9:00 am Israel time, Sunday, July 5 2015
**Remember yesterday’s blog about the supposedly 17 year old terrorist who was shot to death while he was committing terrorism? Do you also remember how the U.N. was quick to condemn Israel for killing “a Palestinian boy”?
Today we have a picture of that “boy”:
**In the neighborhood:
From Syria: IS “rebels” around Damascus have turned off the city’s water supply; on the other side, the Syrian Army reports that more than 100 IS fighters have been killed at Aleppo.
From Egypt: Egyptian border guards discovered more than half a ton of explosives being smuggled from Egypt into Gaza last night through a tunnel just south of the Rafah Crossing. In the meantime, IS has declared that once it takes over Cairo, it will destroy the Pyramids and the Sphinx.
Blue Area: Area C
Green line: 1949 Armistice line
Red line: Separation barrier (in this area a fence): includes areas added to Israel after the 1967 war
Black and white line like train track: Proposed barrier
Black and white line (like Road 443): Barrier under construction
Yellow line: paved road
Greyish brown line: unpaved road
Green X: Security gate
Red X: Security checkpoint
Blue or gray area with dots in it: Proposed nature reserve
Two days ago, on Friday, your humble servant’s family and some friends took a short car trip from Ashdod to the Israeli-Arab town of Abu Ghosh–just outside of Jerusalem. The main purpose of our trip was to go to Abu Shukri’s restaurant in Abu Ghosh which is renowned for its humus.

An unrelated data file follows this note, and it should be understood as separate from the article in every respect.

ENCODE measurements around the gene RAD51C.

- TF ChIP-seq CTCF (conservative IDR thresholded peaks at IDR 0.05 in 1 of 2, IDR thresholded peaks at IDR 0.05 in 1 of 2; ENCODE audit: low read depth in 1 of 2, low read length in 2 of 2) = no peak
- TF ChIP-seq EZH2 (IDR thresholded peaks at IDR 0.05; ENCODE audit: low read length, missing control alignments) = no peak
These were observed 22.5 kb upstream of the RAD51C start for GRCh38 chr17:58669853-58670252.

But first, after exiting Highway 1 at Abu Ghosh, we decided to go up to Har Adar (see red area in lower left of the above map) for a self-directed geography “lesson.”
Har Adar is located in the so-called “seam zone”–an area of Israel which is located between the separation fence and the Green Line (the 1949 Armistice Line which served as the border until June 4, 1967 at which time Israel began to militarily redraw the lines in Judea and Samaria). In other words, the seam zone was de facto added to Israel after the 1967 war.
Because of its “high ground” it is an extremely strategic location. During World War II, the British maintained a radar installation on the hill to protect Jerusalem which is only a few miles away. On May 10, 1948, just prior to their withdrawal from “Palestine”, the British inexplicably turned over the site to the Jordanian Arab Legion.
During the next week and a half, the Israeli Palmach made 23 unsuccessful attempts to take the hill before finally succeeding on May 22. Four days later, however, the Arabs had control of the site again–and remained in control until the Harel Brigade conquered it in 1967.
To reach Harel, we had to drive uphill for a short distance on a winding road before crossing the Green Line (there is no marker to signify the Green Line) and driving through the security gate. Once there, we climbed up to the military memorial area on top of the hill (which remembers all of the fallen fighters of the Palmach and Harel Brigade on a plaque).